Babies don’t just happen. Well, for Don they do, but for Carola they are a life aspiration. Sometimes life happens to us, other times we happen to it. (Don’t worry, no babies happened at the Chaos Node! The picture is from Sims 4, where the imaginary people are more normal than me.)
The “Science of Happiness” course from Berkeley is not all theory: Each week they introduce an exercise that is known to increase happiness in most people. The first week we were told to write down, each day, three good things that happened to us, or that went well for us, that day.
I managed to get three such things the first day, with a little imagination, and for the next two days I was on the lookout for them through the day. But my conclusion was that this was counterproductive and meaningless to me. (It is probably a great idea for most people, and I don’t see any reason not to recommend it for my readers.)
In my case, however, I don’t often see the world as happening to me. Rather, I see myself as happening to the world. This is certainly not without exception, but it is usually what I focus on. There are of course a great many things that I have no influence on, but which have some degree of influence on me, such as weather or traffic. But they usually don’t influence my happiness. They don’t register as “good” or “bad”. If it rains, it is probably not direct sunshine at the same time, and I can read on my way to and from work. On the other hand, it means I get wet to some degree – my walk to get to work and back is half an hour each way, not counting the bus ride where I read (or not). Conversely if the sun shines, I am unlikely to get soaking wet, but also unlikely to get any reading done. So I do something else instead.
In other words: I simply alter my micro-behavior according to the circumstance. This is not really something that registers as “good” or “bad”, but as “action” on my part. It is part of my self-view that I am the subject rather than the object, I am the one that acts. I don’t usually assign responsibility to the world. I am responsible, where possible (although I may not always act like a responsible adult). The world is the canvas on which I paint my life.
It is only when the canvas is badly frayed that I assign it some part in the outcome. When something happens that threatens my ability to maneuver around it, like a potentially life-threatening or disabling illness, or if I ever experience serious crime or accident. These have not happened so far, by the unusual and extraordinary grace of the Light, despite my 55 years on this planet, which certainly is a good thing, but not usually something you write down every day. I mean, “Did not die today either, was not shot or stabbed today either, house did not burn down today either” are certainly a list of good things; but it does not really have the flavor that the exercise was aiming at.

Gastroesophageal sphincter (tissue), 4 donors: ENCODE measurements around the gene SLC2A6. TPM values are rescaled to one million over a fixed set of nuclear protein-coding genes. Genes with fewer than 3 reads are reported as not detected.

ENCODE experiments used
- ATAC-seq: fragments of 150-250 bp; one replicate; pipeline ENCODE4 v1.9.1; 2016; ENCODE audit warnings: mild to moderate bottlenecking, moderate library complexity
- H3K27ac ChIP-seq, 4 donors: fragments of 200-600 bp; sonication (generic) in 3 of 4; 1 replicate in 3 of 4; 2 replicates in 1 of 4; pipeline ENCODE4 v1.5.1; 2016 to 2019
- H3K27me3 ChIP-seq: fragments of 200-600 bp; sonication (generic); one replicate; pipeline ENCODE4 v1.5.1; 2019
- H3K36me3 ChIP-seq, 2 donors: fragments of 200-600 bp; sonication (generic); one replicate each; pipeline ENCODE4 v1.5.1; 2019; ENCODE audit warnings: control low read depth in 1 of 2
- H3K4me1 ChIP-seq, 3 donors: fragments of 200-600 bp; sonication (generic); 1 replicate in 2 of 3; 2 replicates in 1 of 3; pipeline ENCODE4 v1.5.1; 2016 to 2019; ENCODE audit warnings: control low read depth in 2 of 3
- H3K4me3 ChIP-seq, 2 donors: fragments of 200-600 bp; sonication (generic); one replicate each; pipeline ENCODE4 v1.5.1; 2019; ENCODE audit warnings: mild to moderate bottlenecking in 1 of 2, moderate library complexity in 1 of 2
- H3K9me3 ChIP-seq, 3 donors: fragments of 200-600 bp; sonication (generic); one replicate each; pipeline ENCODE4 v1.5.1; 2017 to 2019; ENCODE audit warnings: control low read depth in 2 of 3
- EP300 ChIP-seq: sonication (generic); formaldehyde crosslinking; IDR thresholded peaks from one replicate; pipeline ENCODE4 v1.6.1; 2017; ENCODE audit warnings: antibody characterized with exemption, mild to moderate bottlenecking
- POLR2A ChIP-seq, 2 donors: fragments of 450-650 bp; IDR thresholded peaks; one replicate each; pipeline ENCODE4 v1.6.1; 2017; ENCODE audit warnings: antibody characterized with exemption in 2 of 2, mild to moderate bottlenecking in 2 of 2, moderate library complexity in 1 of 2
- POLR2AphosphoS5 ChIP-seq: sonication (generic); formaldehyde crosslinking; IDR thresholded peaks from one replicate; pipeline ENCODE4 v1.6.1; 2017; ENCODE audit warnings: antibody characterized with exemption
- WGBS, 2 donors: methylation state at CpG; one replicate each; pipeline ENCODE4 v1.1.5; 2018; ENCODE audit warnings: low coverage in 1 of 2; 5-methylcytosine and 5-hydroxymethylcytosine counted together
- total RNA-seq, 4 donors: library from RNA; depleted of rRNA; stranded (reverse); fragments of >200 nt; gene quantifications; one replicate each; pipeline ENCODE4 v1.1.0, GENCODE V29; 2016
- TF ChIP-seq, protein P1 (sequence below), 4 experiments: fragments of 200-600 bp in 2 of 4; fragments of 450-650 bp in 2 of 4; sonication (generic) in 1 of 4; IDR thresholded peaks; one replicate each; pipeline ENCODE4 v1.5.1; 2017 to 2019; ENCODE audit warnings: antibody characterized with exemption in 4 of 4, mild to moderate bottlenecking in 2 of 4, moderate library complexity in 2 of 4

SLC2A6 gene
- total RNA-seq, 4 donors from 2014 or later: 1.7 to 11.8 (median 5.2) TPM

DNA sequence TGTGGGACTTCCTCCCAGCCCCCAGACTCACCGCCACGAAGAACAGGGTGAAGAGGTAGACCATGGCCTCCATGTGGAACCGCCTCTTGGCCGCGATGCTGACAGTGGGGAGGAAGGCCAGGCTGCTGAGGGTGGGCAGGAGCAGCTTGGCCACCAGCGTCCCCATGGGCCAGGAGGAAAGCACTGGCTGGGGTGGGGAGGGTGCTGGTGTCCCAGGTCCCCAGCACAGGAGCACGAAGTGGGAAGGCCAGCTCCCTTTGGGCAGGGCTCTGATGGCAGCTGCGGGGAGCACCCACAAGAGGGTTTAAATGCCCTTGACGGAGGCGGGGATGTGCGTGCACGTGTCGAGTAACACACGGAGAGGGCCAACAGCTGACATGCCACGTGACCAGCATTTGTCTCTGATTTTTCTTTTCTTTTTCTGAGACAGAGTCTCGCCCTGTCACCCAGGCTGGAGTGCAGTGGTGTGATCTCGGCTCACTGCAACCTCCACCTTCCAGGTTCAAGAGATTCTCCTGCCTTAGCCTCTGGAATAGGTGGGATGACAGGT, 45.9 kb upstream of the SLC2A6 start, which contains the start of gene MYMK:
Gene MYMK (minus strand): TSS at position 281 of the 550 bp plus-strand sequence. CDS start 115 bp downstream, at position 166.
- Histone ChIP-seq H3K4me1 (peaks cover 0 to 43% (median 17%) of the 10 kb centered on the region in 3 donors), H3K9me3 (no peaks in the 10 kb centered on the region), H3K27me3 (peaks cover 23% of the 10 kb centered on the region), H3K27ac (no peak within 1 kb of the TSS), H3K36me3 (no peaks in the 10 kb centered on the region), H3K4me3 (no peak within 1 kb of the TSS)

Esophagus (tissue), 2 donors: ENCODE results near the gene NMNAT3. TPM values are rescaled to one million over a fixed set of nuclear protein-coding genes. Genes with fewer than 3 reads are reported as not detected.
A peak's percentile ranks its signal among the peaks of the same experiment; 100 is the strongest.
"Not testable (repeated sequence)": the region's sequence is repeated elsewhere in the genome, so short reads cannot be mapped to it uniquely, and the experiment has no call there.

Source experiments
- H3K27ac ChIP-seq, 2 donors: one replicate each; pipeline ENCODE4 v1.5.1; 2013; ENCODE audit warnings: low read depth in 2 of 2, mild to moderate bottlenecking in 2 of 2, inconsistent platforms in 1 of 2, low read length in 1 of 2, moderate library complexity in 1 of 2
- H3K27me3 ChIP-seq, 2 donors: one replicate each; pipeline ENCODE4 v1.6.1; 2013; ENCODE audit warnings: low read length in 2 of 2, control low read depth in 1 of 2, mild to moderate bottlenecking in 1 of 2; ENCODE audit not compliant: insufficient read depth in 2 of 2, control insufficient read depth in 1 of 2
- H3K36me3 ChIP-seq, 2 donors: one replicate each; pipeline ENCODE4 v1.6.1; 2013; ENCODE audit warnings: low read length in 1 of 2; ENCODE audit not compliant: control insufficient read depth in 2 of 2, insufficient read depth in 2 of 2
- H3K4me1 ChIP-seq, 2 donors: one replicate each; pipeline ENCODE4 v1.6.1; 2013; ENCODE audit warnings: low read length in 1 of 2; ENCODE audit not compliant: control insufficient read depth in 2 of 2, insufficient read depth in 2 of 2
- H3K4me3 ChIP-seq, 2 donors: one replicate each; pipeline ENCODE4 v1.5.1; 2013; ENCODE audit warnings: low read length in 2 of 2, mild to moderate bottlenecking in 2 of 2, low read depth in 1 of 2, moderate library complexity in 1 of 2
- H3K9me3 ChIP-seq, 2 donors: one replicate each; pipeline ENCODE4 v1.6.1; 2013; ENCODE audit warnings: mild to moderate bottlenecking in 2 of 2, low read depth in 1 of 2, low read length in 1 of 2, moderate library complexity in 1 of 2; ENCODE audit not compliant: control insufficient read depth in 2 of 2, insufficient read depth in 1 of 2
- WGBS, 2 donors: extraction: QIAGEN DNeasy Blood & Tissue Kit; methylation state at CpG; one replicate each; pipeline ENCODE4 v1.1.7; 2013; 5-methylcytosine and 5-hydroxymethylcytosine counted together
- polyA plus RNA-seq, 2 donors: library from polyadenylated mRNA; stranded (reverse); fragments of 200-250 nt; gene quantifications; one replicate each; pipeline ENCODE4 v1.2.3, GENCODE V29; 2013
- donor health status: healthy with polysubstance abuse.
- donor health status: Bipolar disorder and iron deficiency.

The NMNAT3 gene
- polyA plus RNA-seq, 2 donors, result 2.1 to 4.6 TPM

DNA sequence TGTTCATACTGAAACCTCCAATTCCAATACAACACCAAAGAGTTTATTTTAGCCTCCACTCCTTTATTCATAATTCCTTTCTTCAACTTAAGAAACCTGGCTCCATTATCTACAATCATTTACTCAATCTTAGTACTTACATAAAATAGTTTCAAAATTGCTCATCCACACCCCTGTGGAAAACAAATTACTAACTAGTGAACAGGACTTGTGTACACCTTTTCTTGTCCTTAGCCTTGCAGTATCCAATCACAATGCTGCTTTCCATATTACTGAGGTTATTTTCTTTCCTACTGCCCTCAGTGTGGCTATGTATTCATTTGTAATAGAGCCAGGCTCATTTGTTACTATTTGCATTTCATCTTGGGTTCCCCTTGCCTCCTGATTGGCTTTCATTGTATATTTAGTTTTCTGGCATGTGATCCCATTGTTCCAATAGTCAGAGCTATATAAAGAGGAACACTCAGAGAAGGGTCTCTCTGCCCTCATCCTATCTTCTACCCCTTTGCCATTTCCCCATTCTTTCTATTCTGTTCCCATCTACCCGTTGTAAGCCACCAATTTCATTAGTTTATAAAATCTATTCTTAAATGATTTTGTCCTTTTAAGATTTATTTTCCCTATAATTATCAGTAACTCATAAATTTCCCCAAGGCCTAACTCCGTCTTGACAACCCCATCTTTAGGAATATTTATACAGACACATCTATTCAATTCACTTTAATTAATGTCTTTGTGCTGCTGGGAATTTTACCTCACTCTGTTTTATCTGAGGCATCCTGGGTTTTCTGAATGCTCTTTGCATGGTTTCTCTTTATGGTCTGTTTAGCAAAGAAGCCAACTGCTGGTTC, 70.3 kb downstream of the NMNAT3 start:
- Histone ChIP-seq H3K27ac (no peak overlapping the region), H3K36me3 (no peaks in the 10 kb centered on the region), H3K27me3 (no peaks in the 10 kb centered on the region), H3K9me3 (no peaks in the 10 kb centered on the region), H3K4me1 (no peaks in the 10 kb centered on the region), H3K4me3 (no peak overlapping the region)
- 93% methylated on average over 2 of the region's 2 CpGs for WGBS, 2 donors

When the road gets so bumpy that I can’t hold on, such as being rushed to hospital, I am unlikely to write it down the same day as a good thing. Years later, perhaps. But it takes about as much as that for me to notice the world happening to me, rather than I to it.
I explain this in the uncouth but memorable term that “shitting is part of eating”. When I choose to do something that has a range of likely outcomes, then any of those outcomes is a part of the original choice, even if their exact time and form is not known in advance. So you can’t eat and not expect a toilet visit at some future point. You can’t borrow and not expect to pay back with interest. You can’t go to bed late and not expect to be tired the next day. You can’t eat whatever you want and just sit still and expect to be in great shape for the foreseeable future.
Life has some randomness but it also has a lot of causality. There is little I can do about the randomness, so I leave that in the hands of Heaven for the most part (with the occasional request) and concentrate on the causal part, especially the part where I am the cause. When other people cause things, I tend to lump it with the “random” part, since everything I have learned implies that most humans have even less control of what they do than I have. And I certainly have my limitations, not just of the body but also of the mind. Make no mistake, the mind or personality (the psyche in psychology) is limited much as the body is. You can train them both and force them to some degree, but often you have to plan around their limitations or else accept them. Such is the life I live, it is focused on myself — yet not quite in the same way that most self-centered people are.
So how about you?